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  1. Summary

    The flowering plantArabidopsis thalianais a dicot model organism for research in many aspects of plant biology. A comprehensive annotation of its genome paves the way for understanding the functions and activities of all types of transcripts, includingmRNA, the various classes of non‐codingRNA, and smallRNA. TheTAIR10 annotation update had a profound impact on Arabidopsis research but was released more than 5 years ago. Maintaining the accuracy of the annotation continues to be a prerequisite for future progress. Using an integrative annotation pipeline, we assembled tissue‐specificRNA‐Seq libraries from 113 datasets and constructed 48 359 transcript models of protein‐coding genes in eleven tissues. In addition, we annotated various classes of non‐codingRNAincluding microRNA, long intergenicRNA, small nucleolarRNA, natural antisense transcript, small nuclearRNA, and smallRNAusing published datasets and in‐house analytic results. Altogether, we identified 635 novel protein‐coding genes, 508 novel transcribed regions, 5178 non‐codingRNAs, and 35 846 smallRNAloci that were formerly unannotated. Analysis of the splicing events andRNA‐Seq based expression profiles revealed the landscapes of gene structures, untranslated regions, and splicing activities to be more intricate than previously appreciated. Furthermore, we present 692 uniformly expressed housekeeping genes, 43% of whose human orthologs are also housekeeping genes. This updated Arabidopsis genome annotation with a substantially increased resolution of gene models will not only further our understanding of the biological processes of this plant model but also of other species.

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  2. Abstract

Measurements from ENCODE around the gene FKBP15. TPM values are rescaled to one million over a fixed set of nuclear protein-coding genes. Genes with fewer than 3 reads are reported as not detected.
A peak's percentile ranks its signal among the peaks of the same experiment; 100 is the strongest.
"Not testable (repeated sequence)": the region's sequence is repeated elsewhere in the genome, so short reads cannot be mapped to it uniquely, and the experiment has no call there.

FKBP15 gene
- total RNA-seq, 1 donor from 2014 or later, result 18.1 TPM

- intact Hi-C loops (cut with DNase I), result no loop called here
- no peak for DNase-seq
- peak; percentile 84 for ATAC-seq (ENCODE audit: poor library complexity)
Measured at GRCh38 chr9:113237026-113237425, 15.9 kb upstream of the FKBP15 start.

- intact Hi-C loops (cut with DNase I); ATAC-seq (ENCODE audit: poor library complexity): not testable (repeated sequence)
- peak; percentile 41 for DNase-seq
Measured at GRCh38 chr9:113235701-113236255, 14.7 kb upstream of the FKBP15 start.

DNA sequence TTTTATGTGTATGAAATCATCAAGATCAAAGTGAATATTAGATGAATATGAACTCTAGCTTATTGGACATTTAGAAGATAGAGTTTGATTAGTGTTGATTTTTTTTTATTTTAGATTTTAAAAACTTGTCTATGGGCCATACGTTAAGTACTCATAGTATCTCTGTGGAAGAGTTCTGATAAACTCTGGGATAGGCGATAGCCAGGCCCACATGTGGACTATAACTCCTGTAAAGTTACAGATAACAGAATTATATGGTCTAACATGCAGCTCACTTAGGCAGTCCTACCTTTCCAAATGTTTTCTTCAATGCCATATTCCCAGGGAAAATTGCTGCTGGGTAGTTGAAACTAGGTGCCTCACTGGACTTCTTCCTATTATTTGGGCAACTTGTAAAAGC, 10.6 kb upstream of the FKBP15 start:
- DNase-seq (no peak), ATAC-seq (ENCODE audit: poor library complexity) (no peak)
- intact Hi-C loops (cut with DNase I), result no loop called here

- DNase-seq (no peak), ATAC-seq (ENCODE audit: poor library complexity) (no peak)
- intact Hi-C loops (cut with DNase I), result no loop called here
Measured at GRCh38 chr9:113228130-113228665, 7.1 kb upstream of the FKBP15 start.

Legumes, comprising one of the largest, most diverse, and most economically important plant families, are the subject of vibrant research and development worldwide. Continued improvement of legume crops will benefit from the recent proliferation of genetic (including genomic) resources; but the diversity, scale, and complexity of these resources presents challenges to those managing and using them. A workshop held in March of 2019 addressed questions of data resources and priorities for the legumes. The workshop identified various needs and recommendations: (a) Develop strategies to effectively store, integrate, and relate genetic resources collected in different projects. (b) Leverage information collected across many legume species by standardizing data formats and ontologies, improving the state of metadata about datasets, and increasing use of the FAIR data principles. (c) Advocate for the critical role that curators exercise in integrating complex datasets into databases and adding high value metadata that enable downstream analytics and facilitate practical applications. (d) Implement standardized software and database development practices to best leverage limited developer time and expertise gained from the various legume (and other) species. (e) Develop tools and databases that can manage genetic information for the world's plant genetic resources, enabling efficient incorporation of important traits into breeding programs. (f) Centralize information on databases, tools, and training materials and establish funding streams to support training and outreach.

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